Dell offers a different level of warranty support with its XPS laptops than you'll find in less expensive Inspiron models. This Premium Protection Package, as Dell calls it, includes in-home service, accidental damage protection, and LoJack service, all for one year. A separate phone support line is set aside for XPS systems. Upgrading this package to three years of coverage costs $299.

Dell's high-end XPS line has gone through many different designs over the years, but the current look is the best to date, and fits well with the overall theme of a high-end laptop that mixes productivity with premium materials and construction. Still, this Core i7 configuration is very expensive at $1,699, and if you're more interested in the internals than the chassis, there are less expensive ways to get similar performance.

Multimedia multitasking test (in seconds)
(Shorter bars indicate better performance)

Adobe Photoshop CS5 image-processing test (in seconds)
(Shorter bars indicate better performance)

Apple iTunes encoding test (in seconds)
(Shorter bars indicate better performance)

Street Fighter IV (in fps, native resolution, 2X AA, V Sync off)
(Longer bars indicate better performance)

Video playback battery drain test (in minutes)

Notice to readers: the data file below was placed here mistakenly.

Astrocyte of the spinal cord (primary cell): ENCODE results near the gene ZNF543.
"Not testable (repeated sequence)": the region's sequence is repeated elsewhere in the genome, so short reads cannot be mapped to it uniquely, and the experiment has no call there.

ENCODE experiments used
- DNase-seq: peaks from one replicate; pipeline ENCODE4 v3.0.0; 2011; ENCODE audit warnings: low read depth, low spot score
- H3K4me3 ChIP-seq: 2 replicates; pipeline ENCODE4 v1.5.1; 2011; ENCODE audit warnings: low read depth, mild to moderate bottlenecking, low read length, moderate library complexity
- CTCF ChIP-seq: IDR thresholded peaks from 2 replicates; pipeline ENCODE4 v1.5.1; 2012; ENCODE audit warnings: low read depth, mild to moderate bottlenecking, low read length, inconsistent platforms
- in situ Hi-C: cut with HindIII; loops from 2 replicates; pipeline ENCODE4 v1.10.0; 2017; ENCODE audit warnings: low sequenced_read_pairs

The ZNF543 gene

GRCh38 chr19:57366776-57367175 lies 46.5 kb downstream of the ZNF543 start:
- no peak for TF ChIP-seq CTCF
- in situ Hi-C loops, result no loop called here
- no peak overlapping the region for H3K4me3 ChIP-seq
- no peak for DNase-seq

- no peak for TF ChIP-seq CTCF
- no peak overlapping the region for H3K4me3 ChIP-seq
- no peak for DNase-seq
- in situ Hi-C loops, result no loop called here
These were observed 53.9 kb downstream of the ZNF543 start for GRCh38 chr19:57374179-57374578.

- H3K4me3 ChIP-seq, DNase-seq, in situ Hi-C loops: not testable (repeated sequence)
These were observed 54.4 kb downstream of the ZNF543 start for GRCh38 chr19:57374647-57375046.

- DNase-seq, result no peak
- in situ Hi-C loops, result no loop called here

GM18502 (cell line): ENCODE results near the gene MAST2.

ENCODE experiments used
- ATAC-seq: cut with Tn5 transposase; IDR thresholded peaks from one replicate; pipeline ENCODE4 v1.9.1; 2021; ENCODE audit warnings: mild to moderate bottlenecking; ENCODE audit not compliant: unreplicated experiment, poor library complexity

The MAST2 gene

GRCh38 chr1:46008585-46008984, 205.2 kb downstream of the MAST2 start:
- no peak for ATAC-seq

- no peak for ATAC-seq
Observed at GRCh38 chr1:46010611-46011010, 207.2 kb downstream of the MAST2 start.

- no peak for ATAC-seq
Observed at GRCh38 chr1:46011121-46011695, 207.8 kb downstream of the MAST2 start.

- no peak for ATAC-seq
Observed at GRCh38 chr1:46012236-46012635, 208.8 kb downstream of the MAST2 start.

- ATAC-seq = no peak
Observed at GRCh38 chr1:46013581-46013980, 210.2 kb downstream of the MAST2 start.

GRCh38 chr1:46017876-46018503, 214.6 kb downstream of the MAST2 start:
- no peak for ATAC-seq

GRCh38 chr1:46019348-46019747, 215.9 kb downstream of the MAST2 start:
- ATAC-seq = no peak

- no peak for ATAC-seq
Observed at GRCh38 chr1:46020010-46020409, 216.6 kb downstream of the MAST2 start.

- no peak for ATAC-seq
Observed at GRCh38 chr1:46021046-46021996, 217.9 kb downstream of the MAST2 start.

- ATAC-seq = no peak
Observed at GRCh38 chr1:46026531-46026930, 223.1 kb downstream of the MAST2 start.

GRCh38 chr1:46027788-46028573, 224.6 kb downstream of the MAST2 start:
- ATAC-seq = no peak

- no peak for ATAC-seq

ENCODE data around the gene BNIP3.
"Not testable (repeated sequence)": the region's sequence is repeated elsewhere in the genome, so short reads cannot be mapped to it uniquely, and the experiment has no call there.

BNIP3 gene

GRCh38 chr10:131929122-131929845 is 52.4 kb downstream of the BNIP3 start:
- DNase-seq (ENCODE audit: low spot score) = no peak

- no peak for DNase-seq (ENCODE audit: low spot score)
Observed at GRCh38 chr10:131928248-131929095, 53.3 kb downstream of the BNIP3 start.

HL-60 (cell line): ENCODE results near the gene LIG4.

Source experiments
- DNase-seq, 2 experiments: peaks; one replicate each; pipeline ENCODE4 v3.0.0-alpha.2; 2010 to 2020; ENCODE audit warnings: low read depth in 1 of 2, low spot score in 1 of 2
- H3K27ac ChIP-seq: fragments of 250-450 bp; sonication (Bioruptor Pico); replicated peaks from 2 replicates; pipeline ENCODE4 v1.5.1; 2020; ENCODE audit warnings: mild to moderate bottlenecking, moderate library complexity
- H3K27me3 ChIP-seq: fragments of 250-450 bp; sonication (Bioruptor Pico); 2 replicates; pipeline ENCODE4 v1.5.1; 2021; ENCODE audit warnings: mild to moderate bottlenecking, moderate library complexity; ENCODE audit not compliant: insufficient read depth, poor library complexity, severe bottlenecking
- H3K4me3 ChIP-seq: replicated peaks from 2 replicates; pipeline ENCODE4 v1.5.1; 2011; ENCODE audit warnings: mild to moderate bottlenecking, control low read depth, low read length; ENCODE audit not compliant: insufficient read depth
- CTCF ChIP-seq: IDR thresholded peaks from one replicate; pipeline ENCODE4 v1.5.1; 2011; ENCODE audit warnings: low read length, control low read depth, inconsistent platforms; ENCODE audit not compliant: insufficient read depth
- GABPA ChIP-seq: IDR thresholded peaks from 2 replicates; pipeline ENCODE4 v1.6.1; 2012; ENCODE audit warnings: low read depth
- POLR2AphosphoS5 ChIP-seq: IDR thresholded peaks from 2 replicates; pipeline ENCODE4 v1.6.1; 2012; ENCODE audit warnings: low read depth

(Longer bars indicate better performance)

Find out more about how we test laptops.

System configurations:

Dell XPS 15
Windows 7 Home Premium (64-bit) w/ SP1; 2.1GHz Intel Core i7-3612QM; 8GB DDR3 SDRAM 1,333MHz; 1GB Nvidia GeForce GT 640M LE / 64MB (Dedicated) Intel HD 4000; 750GB Toshiba 5,400rpm

Acer Aspire V3-571G-9435
Windows 7 Home Premium (64-bit) w/ SP1; 2.3GHz Intel Core i7-3610QM; 6GB DDR3 SDRAM 1,333MHz; 2GB Nvidia GeForce GT 640M / 128MB (Dedicated) Intel HD 4000; 500GB Toshiba 5,400rpm

Maingear EX-L 15
Windows 7 Home Premium (64-bit) w/ SP1; 2.7GHz Intel Core i7-3820QM; 8GB DDR3 SDRAM 1,333MHz; 2GB Nvidia GeForce GTX 675M + 64MB (Dedicated) Intel HD 4000; 750GB Seagate 7,200rpm

Lenovo IdeaPad Y480
Windows 7 Home Premium (64-bit) w/ SP1; 2.3GHz Intel Core i7-3610QM; 8GB DDR3 SDRAM 1,333MHz; 1GB Nvidia GeForce GT 640M LE / 64MB (Dedicated) Intel HD 4000; 750GB Toshiba 5,400rpm

Sony Vaio S1511AGXB
Windows 7 Home Premium (64-bit) w/ SP1; 2.1GHz Intel Core i7-3612QM; 8GB DDR3 SDRAM 1,333MHz; 1GB Nvidia GeForce GT 640M / 64MB (Dedicated) Intel HD 4000; 750GB Seagate 7,200rpm

Dell XPS 15

Dell XPS 15

Score Breakdown

Design 8Features 8Performance 7Battery 8Support 8